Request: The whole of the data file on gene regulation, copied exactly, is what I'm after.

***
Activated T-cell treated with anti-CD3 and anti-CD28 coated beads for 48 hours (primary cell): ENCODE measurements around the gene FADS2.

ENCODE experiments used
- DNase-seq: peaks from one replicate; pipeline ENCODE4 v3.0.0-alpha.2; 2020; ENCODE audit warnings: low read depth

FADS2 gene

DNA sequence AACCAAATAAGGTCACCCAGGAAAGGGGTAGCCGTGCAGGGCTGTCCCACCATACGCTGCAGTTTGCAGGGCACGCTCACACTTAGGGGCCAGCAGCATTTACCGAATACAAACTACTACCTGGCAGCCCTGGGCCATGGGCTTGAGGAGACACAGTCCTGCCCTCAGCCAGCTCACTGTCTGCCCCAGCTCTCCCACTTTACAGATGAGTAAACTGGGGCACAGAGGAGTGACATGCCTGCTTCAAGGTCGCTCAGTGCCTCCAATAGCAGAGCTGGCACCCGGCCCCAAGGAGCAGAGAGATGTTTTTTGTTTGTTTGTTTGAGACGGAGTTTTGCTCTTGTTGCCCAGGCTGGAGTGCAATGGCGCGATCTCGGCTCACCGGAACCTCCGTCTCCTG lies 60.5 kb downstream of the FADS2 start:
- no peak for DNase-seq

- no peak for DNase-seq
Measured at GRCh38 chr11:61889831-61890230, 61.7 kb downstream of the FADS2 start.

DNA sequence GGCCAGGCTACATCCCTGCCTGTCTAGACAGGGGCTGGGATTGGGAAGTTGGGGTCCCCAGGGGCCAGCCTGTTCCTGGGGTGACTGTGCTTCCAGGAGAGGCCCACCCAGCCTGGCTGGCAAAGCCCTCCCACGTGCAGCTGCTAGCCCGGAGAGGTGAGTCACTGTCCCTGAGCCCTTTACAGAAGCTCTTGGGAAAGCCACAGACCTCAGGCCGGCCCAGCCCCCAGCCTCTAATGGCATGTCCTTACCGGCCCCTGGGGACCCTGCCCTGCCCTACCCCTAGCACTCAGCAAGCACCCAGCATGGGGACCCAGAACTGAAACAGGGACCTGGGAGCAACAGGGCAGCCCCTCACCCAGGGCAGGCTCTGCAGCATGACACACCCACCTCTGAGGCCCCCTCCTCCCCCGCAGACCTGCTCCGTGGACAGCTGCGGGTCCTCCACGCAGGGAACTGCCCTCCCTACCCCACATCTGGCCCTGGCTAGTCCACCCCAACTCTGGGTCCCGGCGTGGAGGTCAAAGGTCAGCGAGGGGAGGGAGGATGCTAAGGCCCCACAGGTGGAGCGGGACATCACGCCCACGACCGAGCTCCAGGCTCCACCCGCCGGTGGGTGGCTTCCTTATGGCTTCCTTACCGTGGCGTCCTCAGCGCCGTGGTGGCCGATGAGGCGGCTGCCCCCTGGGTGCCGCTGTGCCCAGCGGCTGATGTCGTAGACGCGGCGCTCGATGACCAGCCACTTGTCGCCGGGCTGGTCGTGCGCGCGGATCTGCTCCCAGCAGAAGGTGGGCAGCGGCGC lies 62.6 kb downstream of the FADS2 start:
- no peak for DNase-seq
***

Activated T-cell treated with anti-CD3 and anti-CD28 coated beads for 48 hours (primary cell): ENCODE measurements around the gene FADS2.

ENCODE experiments used
- DNase-seq: peaks from one replicate; pipeline ENCODE4 v3.0.0-alpha.2; 2020; ENCODE audit warnings: low read depth

FADS2 gene

DNA sequence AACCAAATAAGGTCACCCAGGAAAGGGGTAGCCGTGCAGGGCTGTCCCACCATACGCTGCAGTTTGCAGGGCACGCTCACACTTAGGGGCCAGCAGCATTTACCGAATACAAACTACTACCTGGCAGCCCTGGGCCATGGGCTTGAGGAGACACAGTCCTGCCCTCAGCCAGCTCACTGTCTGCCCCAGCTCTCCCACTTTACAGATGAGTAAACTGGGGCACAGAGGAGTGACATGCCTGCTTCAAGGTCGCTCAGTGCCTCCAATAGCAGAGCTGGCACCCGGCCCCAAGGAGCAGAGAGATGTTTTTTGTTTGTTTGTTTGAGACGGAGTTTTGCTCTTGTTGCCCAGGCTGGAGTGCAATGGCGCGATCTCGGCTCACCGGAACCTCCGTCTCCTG lies 60.5 kb downstream of the FADS2 start:
- no peak for DNase-seq

- no peak for DNase-seq
Measured at GRCh38 chr11:61889831-61890230, 61.7 kb downstream of the FADS2 start.

DNA sequence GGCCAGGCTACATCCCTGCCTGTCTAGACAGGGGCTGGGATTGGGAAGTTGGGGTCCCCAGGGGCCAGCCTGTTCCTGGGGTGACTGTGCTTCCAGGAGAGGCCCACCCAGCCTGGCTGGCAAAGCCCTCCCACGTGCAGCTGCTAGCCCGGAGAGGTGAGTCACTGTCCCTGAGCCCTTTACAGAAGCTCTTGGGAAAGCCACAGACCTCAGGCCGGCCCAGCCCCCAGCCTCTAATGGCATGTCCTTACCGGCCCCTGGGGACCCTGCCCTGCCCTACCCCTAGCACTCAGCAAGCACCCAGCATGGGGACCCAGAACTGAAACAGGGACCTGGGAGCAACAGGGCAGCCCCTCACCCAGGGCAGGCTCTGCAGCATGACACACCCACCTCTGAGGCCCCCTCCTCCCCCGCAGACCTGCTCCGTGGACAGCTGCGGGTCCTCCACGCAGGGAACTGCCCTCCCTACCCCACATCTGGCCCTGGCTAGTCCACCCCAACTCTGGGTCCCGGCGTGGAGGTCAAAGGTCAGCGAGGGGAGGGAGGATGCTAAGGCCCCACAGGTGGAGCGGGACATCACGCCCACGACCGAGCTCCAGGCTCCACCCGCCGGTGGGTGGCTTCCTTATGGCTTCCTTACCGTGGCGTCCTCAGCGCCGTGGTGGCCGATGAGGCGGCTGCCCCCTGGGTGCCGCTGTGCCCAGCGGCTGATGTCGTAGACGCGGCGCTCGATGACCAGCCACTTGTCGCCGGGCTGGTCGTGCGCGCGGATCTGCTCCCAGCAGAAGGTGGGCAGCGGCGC lies 62.6 kb downstream of the FADS2 start:
- no peak for DNase-seq